Officer in pursuit. No, wait, he has to recharge the Tesla patrol car
A Fremont police officer was on patrol when he came across a parked car that city cameras identified as having been involved in a crime in Santa Clara. Officer Jesse Hartman verified the license plate and tried to stop the driver, but the driver fled.
The chase was on — or so Hartman thought.
The officer happened to be driving the Police Department’s only Tesla, and the fully electric car was just about out of battery power.
“I am down to six miles of battery on the Tesla so I may lose it here in a sec,” Hartman said over the radio, according to the East Bay Times. “If someone else is able, can they maneuver into the No. 1 spot?”
But soon after he called for help, the chase was called off.
According to the Fremont Police Department, officers stopped pursuing the car because it was being driven in a way that was unsafe, not because the Tesla patrol car had about run out of battery.
The East Bay Times reported that the suspect began driving on the shoulder of the highway to get around mounting traffic.
“I’ve got to try to find a charging station for the Tesla so I can make it back to the city,” Hartman said over the radio when he stopped chasing the suspect.
Geneva Bosques, a spokeswoman for the Fremont Police Department, said the patrol vehicle was driven to a charging station in San Jose and then returned to Fremont. California Highway Patrol officers later found the suspect’s car abandoned in San Jose.
Bosques said the incident wasn’t too concerning. She said the car had performed well in one other pursuit, meaning it had no problem catching up and staying close to the suspect’s car at a high speed.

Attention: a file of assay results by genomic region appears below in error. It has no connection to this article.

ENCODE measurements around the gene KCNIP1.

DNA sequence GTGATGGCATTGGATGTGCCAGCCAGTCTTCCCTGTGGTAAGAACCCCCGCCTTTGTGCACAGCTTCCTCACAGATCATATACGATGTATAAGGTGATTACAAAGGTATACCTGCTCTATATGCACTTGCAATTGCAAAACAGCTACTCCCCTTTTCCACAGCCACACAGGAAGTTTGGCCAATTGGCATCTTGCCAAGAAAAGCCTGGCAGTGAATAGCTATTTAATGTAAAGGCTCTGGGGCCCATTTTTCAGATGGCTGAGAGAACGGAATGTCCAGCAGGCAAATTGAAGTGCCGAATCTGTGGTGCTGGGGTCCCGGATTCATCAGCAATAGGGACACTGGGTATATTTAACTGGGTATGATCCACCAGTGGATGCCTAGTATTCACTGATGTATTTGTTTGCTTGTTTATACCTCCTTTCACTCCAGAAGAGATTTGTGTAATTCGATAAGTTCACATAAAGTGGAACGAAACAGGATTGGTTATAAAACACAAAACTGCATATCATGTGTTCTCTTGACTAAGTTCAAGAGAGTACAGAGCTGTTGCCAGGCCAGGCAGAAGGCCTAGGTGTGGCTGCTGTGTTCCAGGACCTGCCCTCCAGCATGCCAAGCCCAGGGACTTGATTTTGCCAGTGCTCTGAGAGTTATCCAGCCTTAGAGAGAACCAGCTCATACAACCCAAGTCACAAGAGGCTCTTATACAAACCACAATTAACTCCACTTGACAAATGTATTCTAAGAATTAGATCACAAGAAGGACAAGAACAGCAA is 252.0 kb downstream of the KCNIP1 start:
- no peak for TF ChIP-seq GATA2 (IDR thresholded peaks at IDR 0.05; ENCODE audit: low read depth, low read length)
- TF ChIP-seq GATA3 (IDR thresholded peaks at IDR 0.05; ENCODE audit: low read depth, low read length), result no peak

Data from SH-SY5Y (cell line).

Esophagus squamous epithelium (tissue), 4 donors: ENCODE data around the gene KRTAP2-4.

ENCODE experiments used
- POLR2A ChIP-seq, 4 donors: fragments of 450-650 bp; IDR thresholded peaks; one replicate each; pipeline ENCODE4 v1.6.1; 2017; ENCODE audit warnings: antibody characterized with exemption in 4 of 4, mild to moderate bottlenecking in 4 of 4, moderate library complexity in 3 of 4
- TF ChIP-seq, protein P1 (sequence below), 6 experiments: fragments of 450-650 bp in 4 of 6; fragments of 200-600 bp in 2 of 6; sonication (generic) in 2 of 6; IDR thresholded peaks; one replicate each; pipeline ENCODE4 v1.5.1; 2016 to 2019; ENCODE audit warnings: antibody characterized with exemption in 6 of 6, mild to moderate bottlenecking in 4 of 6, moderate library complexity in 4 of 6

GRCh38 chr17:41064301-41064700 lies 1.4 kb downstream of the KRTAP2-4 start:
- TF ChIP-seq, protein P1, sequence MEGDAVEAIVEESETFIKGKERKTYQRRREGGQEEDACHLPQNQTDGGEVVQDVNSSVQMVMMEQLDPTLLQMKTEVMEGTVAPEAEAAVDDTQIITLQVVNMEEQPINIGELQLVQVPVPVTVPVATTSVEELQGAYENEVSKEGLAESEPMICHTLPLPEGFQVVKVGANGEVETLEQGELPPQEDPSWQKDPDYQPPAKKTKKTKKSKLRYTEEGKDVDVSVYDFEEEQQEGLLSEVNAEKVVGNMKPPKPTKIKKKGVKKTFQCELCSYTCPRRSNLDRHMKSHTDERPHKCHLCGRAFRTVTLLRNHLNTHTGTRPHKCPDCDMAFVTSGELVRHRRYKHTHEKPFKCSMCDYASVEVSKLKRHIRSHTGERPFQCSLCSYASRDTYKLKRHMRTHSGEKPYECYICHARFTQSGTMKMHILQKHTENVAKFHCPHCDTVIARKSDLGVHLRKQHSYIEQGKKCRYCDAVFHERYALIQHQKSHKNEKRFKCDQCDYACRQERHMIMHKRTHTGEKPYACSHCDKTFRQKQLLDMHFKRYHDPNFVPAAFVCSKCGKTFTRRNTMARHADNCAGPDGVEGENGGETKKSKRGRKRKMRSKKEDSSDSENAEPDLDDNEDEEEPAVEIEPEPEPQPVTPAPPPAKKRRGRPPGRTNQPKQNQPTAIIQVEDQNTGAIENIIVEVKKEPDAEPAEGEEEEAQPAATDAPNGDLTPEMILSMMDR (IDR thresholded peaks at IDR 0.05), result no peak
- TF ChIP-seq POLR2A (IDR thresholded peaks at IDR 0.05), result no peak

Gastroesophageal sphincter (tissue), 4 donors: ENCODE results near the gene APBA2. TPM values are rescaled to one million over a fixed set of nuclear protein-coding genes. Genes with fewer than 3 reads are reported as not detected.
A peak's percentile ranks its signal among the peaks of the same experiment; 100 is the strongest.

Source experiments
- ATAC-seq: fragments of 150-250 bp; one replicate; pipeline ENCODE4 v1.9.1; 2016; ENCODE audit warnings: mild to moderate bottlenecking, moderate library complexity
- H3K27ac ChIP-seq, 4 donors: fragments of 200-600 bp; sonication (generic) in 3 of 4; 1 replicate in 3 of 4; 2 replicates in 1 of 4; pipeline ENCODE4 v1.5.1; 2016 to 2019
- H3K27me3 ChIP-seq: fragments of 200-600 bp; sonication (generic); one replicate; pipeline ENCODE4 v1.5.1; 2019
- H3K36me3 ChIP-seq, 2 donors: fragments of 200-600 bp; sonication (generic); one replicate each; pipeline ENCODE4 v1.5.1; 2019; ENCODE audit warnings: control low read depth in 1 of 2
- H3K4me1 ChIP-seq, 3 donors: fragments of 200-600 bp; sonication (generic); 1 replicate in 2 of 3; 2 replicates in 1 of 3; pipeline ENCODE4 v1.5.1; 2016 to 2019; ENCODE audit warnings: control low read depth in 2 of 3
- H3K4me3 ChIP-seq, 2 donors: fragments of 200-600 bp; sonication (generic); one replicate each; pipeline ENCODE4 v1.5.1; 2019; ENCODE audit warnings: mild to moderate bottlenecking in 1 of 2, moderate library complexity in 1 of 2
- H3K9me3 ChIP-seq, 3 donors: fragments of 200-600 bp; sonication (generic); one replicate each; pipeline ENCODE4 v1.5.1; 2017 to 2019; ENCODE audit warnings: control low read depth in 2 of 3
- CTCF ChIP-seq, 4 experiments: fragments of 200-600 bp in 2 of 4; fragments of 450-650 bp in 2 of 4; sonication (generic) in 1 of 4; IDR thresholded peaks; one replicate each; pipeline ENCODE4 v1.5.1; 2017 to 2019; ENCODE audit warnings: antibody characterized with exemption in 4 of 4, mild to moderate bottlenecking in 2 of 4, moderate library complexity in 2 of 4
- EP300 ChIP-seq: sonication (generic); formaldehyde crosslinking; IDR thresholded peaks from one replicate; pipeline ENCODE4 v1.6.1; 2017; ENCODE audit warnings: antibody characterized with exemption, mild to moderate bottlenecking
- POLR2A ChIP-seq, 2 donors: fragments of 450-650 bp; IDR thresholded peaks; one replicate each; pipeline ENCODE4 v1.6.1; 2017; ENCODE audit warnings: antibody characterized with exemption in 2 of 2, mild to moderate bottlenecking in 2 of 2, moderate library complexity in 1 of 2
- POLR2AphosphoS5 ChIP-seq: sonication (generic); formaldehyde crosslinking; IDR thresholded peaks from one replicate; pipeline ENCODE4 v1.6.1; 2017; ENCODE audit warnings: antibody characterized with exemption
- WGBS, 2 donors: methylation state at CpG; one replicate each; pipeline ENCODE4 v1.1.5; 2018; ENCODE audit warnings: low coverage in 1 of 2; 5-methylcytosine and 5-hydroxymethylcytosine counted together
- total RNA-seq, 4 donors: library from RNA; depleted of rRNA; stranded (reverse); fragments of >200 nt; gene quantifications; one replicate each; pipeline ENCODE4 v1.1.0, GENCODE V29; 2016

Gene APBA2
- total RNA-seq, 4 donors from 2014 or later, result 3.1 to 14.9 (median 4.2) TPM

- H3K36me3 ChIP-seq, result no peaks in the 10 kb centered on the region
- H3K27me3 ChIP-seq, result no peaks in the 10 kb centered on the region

She added that the Tesla’s battery had lasted almost two shifts, despite the fact it wasn’t charged at the beginning of Officer Hartman’s shift at 2 p.m. She said she didn’t know why it hadn’t been charged on this particular day.
“This unfortunately happens from time to time even in our vehicles that run on gas, if they aren’t re-fueled at the end of a shift,” Bosques said. “This incident was truly no different than a vehicle running out of gas and a good reminder to our officers that they should have a full tank or charge to ensure they can make it the entire 11 hours of their shift.”
She said the officer acted responsibly when he notified everyone about the Tesla’s status during the chase.
The Fremont Police Department’s Tesla is the first in the nation to be fully operational as a patrol vehicle, Bosques said. Other agencies, including the Los Angeles Police Department, have purchased the cars but did not keep them or used them only for events.
Bosques said the agency would continue monitoring the Tesla’s performance.
The stories shaping California
Get up to speed with our Essential California newsletter, sent six days a week.
You may occasionally receive promotional content from the Los Angeles Times.